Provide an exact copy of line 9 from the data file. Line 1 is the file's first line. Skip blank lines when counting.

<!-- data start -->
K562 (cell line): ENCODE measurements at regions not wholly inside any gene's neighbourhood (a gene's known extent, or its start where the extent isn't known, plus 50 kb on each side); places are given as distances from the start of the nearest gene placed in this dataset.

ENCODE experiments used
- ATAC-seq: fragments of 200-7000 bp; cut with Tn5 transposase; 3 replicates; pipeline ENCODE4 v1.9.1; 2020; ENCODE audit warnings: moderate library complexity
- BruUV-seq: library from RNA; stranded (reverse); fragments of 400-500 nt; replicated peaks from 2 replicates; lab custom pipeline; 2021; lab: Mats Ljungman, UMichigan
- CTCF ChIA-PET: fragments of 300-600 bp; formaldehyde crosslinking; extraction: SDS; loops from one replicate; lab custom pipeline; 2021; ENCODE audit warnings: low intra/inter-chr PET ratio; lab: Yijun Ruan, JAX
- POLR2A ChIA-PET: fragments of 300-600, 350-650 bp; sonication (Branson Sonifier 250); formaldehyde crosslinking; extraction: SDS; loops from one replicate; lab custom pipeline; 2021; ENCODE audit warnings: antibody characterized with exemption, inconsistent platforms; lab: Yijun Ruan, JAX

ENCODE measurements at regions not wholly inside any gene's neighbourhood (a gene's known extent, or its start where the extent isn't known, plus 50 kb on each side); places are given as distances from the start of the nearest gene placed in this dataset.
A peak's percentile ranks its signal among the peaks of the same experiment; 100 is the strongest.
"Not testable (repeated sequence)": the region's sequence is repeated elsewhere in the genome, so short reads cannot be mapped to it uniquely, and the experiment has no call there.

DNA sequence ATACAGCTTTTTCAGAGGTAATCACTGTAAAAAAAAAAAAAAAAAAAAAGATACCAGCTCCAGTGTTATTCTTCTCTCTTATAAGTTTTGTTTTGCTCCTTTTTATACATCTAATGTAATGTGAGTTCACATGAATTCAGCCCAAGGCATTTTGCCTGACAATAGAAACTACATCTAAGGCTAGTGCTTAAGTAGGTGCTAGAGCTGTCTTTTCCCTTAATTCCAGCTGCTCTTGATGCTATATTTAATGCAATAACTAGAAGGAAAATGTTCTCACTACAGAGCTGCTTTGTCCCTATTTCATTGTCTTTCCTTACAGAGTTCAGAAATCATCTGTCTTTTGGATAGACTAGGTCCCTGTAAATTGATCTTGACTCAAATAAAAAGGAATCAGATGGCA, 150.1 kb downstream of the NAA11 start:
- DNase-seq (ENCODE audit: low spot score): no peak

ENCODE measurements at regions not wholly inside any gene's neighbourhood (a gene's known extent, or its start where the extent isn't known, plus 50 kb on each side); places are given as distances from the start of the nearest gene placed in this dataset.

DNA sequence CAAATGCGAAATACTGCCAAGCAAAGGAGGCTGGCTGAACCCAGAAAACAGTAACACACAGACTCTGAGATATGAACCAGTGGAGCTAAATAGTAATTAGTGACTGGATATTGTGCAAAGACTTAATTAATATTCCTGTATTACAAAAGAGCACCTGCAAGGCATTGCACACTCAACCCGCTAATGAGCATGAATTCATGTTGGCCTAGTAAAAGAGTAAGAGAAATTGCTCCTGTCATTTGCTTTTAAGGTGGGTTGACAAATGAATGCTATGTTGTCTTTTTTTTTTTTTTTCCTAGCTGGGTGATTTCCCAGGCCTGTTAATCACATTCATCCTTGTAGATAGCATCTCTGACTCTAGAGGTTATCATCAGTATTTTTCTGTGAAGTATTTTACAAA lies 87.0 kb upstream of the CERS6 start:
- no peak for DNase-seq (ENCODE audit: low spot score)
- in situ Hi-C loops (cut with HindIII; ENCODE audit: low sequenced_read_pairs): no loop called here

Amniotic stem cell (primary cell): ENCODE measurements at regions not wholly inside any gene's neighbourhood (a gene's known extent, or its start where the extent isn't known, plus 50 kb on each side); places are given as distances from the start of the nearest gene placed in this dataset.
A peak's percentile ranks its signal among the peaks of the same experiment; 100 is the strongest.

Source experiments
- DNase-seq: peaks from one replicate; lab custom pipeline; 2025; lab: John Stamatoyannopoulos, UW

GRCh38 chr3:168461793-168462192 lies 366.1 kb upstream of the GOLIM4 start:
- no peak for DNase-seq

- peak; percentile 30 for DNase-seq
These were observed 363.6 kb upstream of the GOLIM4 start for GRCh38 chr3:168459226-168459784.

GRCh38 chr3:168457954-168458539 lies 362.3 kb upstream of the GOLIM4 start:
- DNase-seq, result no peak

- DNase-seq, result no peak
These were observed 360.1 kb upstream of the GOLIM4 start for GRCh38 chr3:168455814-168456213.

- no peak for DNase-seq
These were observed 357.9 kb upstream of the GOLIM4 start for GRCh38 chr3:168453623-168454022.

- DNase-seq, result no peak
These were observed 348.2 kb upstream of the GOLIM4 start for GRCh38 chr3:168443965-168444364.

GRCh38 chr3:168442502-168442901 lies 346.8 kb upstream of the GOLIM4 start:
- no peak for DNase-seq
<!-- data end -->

"Not testable (repeated sequence)": the region's sequence is repeated elsewhere in the genome, so short reads cannot be mapped to it uniquely, and the experiment has no call there.